For every generation, there often exists a single, most significant event that brings the entire generation together, whether it be a financial crisis or a sports event.
For many South Koreans now in their 30s or 40s, the 2002 FIFA World Cup partly hosted here may be such a generation-defining event.
And when a single event or a dish brings together all the generations in a given country, the event often becomes a source of national pride and the dish a soul food for the nation.
"Jjajangmyeon" apparently is one such dish for many South Koreans.
Jjajangmyeon is a noodle dish topped with a thick sauce made of black bean sauce and a variety of meat and vegetables.
"I think jjajangmyeon has a special meaning for most people my age as it brings back many memories from our childhood," said Park Kwang-soo, a 44-year-old physician and father of two in Seoul.
Park remembers his generation had more than enough to eat, unlike his father's, but that jjajangmyeon was still one of the delicacies enjoyed on special occasions, such as graduation.
"When I was little, jjajangmyeon was always one of my favorites that I would choose when my family went out to eat," he said.
Sim Jay-yoon, 37 years old and also from Seoul, says jjajangmyeon has become a bit less special, though it is equally liked, when his own generation comes to sit at the table.
"Now, people can have just about everything delivered to their house, but jjajangmyeon used to be about the only food we could have delivered home, easily and cheaply," Sim said.
Sim is one of many who believe such home delivery services was partly what made jjajangmyeon so popular among so many different generations here.
"Being able to have it delivered, fully cooked and ready to eat, and at a relatively low cost than most others is probably one of the reasons I often have jjajangmyeon for lunch, especially when I am busy or do not have much money to spend," he said.
Also a father of two, Sim noted jjajangmyeon was one of the very few dishes enjoyed by both his father and his children, as well as himself.
Apparently confirming South Koreans' undying love of jjajangmyeon, there were over 20,000 Chinese restaurants throughout the country in 2014, according to government data released earlier.
The photo, taken June 10, 2017, shows a long line of people waiting to be seated at a Chinese restaurant in Incheon Chinatown, located some 40 kilometers west of Seoul. (Yonhap)
However, for Sim and many others like him, having a Chinese dish define their generation, let alone the entire population, apparently is unacceptable.
"I, myself, call it a Chinese food, but I believe it is a Korean dish cooked in a Chinese style. That means it is a traditional Korean dish developed and found only in Korea," Sim said.
Seo Hak-bo, a second-generation expat Chinese in Korea, agreed jjajangmyeon may be unique to Korea, but only in the same way salad-like kimchi is to the United States.
"You cannot find pizza with kimchi toppings in Italy, while you can find such pizzas here in Korea. But you wouldn't call pizza a Korean dish because you can find kimchi-topped pizza only in Korea," said the 59-year-old, who owns one of the better known Chinese restaurants in Incheon Chinatown, located just west of Seoul in the port city of Incheon.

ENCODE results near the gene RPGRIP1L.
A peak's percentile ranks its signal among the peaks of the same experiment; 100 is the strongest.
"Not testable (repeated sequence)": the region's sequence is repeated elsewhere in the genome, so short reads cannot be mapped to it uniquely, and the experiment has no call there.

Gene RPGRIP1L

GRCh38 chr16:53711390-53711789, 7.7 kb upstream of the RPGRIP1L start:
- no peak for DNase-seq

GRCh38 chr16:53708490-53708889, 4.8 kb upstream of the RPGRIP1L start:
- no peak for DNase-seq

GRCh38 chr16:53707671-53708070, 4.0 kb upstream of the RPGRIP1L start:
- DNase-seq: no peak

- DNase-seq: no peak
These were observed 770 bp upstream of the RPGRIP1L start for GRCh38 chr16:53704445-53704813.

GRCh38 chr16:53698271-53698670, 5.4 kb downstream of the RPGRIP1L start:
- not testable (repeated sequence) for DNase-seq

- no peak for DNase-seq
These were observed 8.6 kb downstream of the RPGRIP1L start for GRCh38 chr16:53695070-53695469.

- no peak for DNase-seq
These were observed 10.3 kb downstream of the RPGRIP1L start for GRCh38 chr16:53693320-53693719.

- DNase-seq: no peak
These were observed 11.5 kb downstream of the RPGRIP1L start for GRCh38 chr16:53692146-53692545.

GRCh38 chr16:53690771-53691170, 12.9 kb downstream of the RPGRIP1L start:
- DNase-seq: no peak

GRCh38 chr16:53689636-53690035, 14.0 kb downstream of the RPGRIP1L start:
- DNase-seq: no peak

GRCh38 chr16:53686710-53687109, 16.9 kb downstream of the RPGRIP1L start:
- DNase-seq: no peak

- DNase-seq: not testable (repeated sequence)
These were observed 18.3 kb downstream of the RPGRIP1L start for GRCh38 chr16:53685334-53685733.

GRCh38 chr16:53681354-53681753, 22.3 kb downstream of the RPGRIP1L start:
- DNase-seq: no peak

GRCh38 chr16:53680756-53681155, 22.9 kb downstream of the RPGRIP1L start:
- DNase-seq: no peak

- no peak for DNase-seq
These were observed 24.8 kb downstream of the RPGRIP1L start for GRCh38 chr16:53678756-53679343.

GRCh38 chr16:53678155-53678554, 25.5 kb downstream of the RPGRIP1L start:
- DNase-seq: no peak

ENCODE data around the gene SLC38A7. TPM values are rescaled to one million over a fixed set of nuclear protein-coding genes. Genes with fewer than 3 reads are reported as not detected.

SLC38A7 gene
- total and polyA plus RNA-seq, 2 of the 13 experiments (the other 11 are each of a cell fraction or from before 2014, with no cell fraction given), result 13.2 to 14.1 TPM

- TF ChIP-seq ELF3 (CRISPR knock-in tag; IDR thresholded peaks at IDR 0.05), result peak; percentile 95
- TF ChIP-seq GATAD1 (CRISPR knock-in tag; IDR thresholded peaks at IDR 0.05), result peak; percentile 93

This photo, taken June 10, 2017, shows a variation of jjajangmyeon, found in Incheon Chinatown that is said to be closer in taste and appearance to the very first dish that appeared at a Chinese restaurant in Chinatown in 1905. (Yonhap)
Still, South Koreans do have every reason to cherish and be proud of jjajangmyeon, Seo insisted.
"It may have been Chinese cooking methods, but it was the delicate and refined taste of South Koreans that perfected the dish that is unique to the country but has the potential to become a global cuisine," he said.
"We already get many Chinese customers and many of them are unfamiliar with jjajangmyeon, but most still enjoy it very much because it simply is good," he added.
Victor Chew, from Singapore, agreed.
"The dish tasted more fusion than Korean or Chinese. It was a very new experience, but I enjoyed it very much," he said.
Chew and his friend Roh Yi Wei were among thousands of people visiting Incheon Chinatown, the birth place of jjajangmyeon, apparently to get a taste of one of the country's most beloved foods.
"The town certainly looks more Chinese with Chinese architecture and so many Chinese restaurants," Roh said, also adding a trip to Incheon Chinatown might be worth a trip with or without jjajangmyeon.
These combined photos, taken June 10, 2017, show the site of what used to be a Chinese restaurant, which is known to have introduced jjajangmyeon for the first time in 1905. The building is now a jjajangmyeon museum. (Yonhap)
Attracting tens of thousands of visitors each week are around 30 Chinese restaurants, each offering unique and different variations of jjajangmyeon, including those closer to the original recipe that first appeared at a Chinese restaurant here in Chinatown in 1905.
The very first restaurant, where it all began, also remains in place, now as a jjajangmyeon museum offering a look at the long history of the soul food for many Koreans.
▲How to get there
Incheon Chinatown is only a one-hour trip from Seoul. The easiest way is to take Subway Line No. 1 and get off at Incheon Station, which also is the last stop on the blue subway line. Incheon Chinatown is but a five-minute walk from Incheon subway station.